The Little Major is a bridge bidding system devised primarily by Terence Reese.
The concept for "the Little Major" was born late in 1962 while Reese was en route to a tournament in the Canary Islands with Boris Schapiro. First with Schapiro and then with Jeremy Flint, Reese created the bidding system as "an Awful Warning of what might happen if every country playing international championships were to arrive with its own wholly artificial system". That project was soon overtaken by events and the system "was found in itself to be extremely interesting".
Reese promulgated three general principles:
As the system evolved, it was awarded an 'A' licence by the English Bridge Union (EBU) which meant that it could be played in certain restricted events. It was first used in 1963 in international competition by Schapiro and Reese at the 23rd European Team Championships in Baden-Baden, Germany. That created a great deal of interest. Flint and Reese used the Little Major in the 1964/65 world team championship at Buenos Aires.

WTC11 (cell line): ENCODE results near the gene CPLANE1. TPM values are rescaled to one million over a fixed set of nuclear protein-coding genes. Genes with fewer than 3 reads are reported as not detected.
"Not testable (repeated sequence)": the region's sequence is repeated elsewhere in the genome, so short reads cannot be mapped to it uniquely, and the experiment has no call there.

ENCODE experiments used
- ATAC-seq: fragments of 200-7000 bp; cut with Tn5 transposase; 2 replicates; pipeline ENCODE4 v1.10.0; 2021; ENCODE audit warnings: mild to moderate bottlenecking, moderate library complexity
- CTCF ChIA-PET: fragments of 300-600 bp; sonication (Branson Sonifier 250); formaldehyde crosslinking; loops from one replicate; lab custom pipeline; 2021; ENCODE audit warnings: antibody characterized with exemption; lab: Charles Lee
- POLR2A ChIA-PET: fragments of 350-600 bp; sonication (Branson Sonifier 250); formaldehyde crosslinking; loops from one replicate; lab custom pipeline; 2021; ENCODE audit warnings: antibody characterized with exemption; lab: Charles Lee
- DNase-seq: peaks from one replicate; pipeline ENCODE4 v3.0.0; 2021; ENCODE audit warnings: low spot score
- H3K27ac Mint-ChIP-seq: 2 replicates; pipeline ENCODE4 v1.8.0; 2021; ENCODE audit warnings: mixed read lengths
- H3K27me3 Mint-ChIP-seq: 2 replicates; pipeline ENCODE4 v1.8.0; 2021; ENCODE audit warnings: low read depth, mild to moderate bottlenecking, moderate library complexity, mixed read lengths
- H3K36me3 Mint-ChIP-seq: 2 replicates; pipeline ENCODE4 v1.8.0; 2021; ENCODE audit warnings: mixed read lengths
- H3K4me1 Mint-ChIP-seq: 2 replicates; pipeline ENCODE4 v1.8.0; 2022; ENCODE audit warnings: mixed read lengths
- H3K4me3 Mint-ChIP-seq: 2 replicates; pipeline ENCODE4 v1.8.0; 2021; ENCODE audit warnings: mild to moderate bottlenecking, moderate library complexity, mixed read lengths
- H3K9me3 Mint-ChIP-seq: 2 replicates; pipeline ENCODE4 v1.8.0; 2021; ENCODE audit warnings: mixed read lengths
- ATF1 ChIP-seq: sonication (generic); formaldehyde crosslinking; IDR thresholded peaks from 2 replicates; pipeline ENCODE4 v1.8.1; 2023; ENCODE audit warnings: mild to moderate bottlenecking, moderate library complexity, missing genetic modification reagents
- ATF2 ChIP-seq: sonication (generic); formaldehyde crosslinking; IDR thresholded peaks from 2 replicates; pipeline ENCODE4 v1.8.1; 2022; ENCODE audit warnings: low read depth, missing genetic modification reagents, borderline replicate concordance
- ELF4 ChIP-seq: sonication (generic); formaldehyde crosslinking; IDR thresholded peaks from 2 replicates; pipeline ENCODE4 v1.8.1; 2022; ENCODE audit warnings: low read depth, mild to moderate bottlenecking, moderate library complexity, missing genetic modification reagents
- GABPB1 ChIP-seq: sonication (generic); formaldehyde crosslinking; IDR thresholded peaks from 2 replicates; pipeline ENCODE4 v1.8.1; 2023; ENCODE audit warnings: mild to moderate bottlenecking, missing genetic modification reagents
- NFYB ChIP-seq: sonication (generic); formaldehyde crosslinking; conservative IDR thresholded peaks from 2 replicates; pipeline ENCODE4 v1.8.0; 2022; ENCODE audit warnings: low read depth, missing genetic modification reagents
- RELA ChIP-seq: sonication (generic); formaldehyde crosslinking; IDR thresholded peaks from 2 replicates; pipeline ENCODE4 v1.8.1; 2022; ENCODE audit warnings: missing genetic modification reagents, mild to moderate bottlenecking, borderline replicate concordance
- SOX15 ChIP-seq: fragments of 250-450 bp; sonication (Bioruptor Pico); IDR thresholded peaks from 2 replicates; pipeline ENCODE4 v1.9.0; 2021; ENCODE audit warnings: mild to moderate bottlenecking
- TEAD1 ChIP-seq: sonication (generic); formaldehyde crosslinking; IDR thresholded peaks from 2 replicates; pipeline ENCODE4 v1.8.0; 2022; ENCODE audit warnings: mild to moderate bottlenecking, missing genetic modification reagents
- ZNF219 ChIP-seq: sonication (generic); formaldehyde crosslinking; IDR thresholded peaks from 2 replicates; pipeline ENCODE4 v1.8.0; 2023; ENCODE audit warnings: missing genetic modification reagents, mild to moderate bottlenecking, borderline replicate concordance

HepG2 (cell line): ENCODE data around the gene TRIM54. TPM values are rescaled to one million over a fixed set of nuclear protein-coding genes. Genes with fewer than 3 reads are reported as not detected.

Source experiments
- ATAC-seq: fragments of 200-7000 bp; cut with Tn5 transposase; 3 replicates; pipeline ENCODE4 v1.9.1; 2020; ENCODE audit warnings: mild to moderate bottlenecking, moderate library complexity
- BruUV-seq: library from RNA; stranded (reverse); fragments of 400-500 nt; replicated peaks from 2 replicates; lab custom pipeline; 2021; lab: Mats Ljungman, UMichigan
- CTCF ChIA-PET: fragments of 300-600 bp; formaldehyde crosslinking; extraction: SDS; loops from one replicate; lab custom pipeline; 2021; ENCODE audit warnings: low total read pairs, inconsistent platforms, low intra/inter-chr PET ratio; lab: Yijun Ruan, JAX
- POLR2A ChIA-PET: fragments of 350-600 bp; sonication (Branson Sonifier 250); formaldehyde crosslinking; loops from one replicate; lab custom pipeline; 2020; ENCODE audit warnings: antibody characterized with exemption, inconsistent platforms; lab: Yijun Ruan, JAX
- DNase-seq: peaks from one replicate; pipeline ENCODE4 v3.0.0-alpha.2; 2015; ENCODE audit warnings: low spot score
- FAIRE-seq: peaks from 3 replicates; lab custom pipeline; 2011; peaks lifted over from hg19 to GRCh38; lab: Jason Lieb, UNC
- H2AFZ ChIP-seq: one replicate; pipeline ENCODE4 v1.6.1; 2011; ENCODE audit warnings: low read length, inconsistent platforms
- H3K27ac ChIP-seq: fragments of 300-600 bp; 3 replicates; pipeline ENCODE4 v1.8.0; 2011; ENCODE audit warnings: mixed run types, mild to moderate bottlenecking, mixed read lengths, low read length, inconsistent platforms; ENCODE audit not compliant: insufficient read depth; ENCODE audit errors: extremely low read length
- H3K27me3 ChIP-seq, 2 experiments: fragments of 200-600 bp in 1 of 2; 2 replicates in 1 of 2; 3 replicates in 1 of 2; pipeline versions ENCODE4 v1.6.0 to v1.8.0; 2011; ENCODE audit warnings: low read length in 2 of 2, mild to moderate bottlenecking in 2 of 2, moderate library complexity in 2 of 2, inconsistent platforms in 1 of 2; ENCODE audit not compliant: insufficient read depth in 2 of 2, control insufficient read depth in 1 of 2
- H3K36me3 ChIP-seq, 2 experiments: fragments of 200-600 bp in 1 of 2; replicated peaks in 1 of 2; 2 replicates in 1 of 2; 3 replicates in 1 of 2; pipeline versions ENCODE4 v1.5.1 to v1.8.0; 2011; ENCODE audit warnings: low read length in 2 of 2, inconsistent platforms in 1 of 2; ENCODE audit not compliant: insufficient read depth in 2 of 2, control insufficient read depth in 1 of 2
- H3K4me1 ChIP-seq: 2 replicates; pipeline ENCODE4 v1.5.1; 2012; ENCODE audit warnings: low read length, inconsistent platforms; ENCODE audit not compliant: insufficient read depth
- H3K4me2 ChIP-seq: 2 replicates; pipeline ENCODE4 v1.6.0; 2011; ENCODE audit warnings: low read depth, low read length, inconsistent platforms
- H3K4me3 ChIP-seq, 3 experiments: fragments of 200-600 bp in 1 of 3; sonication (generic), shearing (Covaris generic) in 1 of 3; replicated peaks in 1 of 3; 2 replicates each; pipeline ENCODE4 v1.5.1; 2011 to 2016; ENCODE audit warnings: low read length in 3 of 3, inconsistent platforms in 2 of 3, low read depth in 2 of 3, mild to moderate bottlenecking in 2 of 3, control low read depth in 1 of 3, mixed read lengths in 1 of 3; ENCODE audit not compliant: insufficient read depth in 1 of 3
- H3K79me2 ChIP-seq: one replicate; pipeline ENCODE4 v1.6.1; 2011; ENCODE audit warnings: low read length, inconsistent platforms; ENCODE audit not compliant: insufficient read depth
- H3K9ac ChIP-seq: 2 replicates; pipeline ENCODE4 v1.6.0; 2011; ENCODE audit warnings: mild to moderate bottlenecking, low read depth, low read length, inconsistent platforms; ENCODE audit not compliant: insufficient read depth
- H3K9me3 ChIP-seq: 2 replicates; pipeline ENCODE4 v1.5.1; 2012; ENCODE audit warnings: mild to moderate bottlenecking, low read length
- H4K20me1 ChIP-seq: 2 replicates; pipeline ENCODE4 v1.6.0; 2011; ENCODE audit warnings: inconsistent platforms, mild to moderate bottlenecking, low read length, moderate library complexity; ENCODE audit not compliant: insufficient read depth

The meanings of opening bids are as follows:
The Little Major was described in Bridge Magazine on two occasions, the last in the August 1989 issue.
The Little Major was abandoned entirely when its two-year EBU 'A' license was withdrawn "on the grounds that not enough players were playing the system". The entry for the Little Major in the 1971 edition of the Official Encyclopedia of Bridge had already noted that it was "now obsolete".